The notice requires that the building owner must either strengthen or demolish the building or part of the building that causes it to be earthquake-prone. The building can still be used and occupied for its current lawful use prior to the notice expiring. The notice must also be displayed on the building in a prominent place, on or adjacent to the building.
There are four types of notices, with the different borders indicating the type of earthquake-prone building. Notices with an orange and black striped border are for buildings with an earthquake rating of 0% to less than 20% NBS, or where no engineering assessment has been provided and the earthquake rating has not been determined.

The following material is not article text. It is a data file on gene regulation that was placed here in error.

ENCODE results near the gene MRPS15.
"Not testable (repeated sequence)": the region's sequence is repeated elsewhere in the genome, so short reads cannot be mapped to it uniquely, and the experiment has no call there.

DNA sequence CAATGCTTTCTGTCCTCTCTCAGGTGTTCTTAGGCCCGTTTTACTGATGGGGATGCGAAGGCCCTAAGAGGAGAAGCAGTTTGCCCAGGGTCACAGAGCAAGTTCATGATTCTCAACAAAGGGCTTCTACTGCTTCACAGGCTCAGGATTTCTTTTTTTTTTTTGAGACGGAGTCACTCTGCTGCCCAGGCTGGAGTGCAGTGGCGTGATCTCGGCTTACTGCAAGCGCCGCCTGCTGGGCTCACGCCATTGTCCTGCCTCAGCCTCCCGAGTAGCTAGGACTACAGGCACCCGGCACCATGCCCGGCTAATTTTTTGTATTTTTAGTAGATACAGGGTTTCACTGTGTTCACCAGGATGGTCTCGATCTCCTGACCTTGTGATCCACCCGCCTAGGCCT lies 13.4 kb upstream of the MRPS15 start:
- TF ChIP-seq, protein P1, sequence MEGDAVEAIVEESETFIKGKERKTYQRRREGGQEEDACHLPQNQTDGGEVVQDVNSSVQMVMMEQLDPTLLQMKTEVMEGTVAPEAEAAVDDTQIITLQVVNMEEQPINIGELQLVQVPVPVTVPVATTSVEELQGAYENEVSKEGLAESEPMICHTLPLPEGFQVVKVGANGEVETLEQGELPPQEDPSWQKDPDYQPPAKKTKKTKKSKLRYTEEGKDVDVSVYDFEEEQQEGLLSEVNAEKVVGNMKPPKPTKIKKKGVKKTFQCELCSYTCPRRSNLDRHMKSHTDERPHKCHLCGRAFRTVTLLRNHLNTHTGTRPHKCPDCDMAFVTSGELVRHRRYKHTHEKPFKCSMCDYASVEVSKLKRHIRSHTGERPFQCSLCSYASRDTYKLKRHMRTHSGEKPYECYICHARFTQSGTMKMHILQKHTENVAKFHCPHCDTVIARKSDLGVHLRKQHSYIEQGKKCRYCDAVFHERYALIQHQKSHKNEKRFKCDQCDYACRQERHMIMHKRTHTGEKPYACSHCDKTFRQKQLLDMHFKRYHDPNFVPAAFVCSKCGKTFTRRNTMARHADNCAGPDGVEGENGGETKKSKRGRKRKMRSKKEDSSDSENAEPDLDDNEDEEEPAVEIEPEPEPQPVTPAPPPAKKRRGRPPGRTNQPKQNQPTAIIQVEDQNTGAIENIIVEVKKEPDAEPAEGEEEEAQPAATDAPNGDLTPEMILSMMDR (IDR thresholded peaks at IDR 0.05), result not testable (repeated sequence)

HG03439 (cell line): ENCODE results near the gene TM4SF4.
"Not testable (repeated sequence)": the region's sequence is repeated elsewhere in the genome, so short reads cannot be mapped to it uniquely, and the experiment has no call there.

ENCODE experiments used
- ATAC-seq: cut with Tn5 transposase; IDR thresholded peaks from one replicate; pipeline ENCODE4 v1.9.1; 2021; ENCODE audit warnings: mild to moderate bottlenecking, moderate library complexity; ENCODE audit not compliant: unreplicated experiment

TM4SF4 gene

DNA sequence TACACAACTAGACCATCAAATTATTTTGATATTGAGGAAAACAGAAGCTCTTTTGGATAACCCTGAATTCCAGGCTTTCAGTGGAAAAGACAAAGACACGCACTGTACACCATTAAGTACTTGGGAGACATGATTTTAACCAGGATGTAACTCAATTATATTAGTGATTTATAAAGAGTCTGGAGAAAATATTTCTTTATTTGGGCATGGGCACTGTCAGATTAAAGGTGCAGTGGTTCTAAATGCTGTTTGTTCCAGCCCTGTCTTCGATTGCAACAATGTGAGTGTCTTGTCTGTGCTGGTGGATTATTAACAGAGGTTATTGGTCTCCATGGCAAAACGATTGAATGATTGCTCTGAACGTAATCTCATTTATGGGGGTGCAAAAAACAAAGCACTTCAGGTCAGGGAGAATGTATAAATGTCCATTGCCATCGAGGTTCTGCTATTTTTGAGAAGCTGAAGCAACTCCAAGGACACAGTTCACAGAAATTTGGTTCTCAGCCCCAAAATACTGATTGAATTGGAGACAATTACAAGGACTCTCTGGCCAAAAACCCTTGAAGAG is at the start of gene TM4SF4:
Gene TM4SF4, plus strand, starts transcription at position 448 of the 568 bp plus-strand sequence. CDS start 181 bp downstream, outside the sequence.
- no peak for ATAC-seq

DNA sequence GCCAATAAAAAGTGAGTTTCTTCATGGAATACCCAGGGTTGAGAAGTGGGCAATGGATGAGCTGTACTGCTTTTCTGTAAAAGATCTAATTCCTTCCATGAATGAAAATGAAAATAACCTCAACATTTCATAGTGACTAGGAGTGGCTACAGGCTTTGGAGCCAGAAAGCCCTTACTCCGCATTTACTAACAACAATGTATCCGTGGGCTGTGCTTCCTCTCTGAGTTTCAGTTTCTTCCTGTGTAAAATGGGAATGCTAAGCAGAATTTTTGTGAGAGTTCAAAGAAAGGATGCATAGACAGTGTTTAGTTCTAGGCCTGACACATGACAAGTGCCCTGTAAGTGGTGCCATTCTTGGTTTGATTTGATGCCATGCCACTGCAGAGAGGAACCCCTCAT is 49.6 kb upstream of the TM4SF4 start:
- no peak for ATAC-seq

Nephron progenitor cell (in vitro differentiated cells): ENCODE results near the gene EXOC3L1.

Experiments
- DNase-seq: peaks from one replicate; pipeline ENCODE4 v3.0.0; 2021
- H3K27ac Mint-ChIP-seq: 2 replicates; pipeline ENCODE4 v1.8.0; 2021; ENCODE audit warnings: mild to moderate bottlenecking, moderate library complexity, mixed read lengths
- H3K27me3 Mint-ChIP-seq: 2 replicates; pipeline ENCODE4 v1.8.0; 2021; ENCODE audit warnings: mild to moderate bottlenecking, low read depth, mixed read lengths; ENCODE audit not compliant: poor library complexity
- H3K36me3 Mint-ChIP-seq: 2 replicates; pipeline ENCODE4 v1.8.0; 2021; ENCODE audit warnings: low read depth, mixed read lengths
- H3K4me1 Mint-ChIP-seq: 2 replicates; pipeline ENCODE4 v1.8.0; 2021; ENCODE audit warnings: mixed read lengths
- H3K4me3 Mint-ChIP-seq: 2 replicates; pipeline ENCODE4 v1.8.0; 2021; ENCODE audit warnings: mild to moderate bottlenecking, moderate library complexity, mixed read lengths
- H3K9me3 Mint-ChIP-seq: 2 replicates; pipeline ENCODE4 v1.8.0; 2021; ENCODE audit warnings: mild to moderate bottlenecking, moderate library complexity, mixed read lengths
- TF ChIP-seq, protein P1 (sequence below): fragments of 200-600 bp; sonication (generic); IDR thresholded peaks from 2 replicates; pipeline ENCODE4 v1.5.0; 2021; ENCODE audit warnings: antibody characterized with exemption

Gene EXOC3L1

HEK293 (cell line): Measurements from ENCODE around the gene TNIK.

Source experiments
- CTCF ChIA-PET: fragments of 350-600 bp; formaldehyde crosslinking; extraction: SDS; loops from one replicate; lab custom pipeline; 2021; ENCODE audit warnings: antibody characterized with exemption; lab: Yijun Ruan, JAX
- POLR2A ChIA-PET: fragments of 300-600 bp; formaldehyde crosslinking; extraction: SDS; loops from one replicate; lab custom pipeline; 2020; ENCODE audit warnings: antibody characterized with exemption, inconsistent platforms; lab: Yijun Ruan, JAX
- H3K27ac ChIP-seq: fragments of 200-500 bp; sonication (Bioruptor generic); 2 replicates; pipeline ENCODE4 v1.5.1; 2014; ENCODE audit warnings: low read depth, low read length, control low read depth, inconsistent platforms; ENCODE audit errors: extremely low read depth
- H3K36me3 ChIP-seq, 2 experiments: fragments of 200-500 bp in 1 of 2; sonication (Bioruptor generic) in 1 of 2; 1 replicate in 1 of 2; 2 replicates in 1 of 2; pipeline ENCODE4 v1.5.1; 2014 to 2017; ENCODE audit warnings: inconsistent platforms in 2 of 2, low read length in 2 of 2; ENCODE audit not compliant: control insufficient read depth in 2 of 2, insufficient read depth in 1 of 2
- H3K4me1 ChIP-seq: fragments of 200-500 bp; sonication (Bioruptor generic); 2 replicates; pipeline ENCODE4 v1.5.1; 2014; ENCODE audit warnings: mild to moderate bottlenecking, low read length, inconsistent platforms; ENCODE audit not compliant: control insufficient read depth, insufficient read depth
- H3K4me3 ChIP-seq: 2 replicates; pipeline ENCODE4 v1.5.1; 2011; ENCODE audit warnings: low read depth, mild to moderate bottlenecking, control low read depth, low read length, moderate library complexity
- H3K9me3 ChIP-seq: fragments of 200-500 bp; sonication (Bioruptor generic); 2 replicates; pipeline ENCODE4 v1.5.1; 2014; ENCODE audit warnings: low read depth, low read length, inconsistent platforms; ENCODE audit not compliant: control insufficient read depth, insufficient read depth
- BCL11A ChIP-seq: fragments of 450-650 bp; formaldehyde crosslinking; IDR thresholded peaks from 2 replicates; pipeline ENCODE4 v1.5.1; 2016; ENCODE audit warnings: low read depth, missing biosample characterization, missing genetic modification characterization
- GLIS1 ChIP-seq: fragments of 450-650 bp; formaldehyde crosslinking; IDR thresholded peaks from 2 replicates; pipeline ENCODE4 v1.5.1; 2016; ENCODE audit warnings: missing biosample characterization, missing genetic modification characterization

What do the engineers look at?
Hayley: In the first instance an engineer will be interested in taking a close look at the original plans of the building as well as any drawings that document any previous structural upgrades. They will consider the building age, soil conditions, construction type, number of storeys and if a building is structurally connected to the neighbouring building. They will also undertake an external and internal inspection of the building to ensure the building as built, matches the existing drawings.
An engineer could then undertake a very broad basic assessment, which is called an Initial Evaluation Assessment. This preliminary assessment is carried out as a screening tool to determine a rough indication of the seismic performance of the building.
A Detailed Seismic Assessment (DSA) could be a next stage assessment and this is a more involved evaluation which includes some calculation and/or computer analysis providing a more accurate indication of the seismic performance of a building.